Hello everyone!  This last week it has really started to feel like fall, and the colder weather signals changes for the farm as we gradually transition into autumn.  Most of our apple varieties are getting pretty close to ripening, but they probably need just a little bit more time before being just right.  We planted some of our late season greens and turnips in the coldframes last week, which we'll be enjoying in a few weeks.  The pigs have been a little chilly lately, but they like the cooler weather anyway, so they're pretty happy right now.  We've started to build a new greenhouse this week so that we'll have the capacity to start a lot more seeds when we get into early spring, as well as increase the amount of microgreens we provide to local restaurants.  Fortunately, we already had most of the metal framing on hand, which Fred salvaged from our coldframe that blew away in the big windstorm last November.  That is definitely one of those "waste not, want not" situations, and that seems to be the theme of this time of year in particular.  Right now, we still have an abundance coming out of the field, and it is easy to think that it will always be this way.  It's really tempting to just toss out a few green beans left at the end of the bag, or half of a tomato left from lunch.  But I know I'll be glad in a few months that I took the time to can the leftover tomatoes and freeze the stray green beans, because as last year's most popular meme reminds us, "Winter is coming," and fall is a gentle reminder of that truth.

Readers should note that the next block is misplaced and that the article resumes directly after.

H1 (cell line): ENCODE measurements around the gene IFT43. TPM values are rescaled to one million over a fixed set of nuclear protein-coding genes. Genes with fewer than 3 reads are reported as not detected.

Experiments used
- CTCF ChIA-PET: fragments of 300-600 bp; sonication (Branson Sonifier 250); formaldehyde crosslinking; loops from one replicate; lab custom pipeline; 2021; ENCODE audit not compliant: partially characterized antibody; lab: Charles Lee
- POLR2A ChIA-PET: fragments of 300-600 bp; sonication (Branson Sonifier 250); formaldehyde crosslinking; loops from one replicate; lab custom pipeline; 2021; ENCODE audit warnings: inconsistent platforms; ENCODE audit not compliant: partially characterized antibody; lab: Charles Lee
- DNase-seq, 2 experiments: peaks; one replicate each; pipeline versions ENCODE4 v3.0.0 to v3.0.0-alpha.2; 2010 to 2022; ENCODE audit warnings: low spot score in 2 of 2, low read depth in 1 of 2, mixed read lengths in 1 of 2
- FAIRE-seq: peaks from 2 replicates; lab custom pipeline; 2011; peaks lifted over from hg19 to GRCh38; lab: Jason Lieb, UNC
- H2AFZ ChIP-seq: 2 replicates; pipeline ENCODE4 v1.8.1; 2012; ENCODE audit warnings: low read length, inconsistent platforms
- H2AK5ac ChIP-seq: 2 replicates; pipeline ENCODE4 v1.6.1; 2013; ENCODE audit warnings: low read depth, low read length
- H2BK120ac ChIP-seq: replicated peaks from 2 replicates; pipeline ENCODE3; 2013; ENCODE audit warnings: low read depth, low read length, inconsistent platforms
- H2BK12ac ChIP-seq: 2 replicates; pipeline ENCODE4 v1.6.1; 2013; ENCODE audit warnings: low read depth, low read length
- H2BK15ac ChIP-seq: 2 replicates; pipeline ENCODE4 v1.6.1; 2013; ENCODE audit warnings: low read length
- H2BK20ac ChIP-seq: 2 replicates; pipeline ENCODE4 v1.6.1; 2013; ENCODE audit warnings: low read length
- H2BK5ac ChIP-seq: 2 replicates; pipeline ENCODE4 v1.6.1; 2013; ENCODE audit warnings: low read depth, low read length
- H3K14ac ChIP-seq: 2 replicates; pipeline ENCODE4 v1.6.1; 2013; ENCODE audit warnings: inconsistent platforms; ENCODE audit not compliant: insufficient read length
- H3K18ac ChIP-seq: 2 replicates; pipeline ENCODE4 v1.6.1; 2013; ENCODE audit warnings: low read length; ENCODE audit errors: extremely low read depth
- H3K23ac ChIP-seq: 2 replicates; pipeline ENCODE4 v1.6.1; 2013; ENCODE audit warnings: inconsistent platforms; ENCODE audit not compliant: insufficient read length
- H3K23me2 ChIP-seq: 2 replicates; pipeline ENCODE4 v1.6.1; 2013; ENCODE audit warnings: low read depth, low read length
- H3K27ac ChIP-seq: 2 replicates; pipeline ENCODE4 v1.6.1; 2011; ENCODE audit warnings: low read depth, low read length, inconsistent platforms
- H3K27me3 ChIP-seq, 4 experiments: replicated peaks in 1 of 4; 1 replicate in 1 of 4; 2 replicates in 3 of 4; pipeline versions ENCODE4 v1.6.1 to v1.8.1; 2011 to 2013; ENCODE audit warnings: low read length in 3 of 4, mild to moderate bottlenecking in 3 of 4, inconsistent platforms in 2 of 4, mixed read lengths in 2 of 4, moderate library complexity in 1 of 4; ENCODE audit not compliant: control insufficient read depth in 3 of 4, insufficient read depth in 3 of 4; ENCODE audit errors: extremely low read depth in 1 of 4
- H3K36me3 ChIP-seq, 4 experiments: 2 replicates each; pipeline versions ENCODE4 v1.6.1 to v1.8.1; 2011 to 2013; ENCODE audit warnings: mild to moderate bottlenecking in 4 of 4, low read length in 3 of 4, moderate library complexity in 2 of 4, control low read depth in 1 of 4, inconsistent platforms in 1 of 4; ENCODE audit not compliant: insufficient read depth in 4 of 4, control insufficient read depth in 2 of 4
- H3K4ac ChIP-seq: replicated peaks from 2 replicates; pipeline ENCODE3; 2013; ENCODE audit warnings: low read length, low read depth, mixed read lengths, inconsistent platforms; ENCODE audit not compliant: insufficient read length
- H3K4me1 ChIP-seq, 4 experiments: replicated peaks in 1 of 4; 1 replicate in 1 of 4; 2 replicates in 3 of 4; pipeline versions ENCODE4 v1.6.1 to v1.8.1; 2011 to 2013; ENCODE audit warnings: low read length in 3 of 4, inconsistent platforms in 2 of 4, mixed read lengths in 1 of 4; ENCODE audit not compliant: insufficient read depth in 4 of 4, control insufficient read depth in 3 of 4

What to Expect in This Week's Share

  • Choice between snap beans and beets
  • Choice between tomatoes and carrots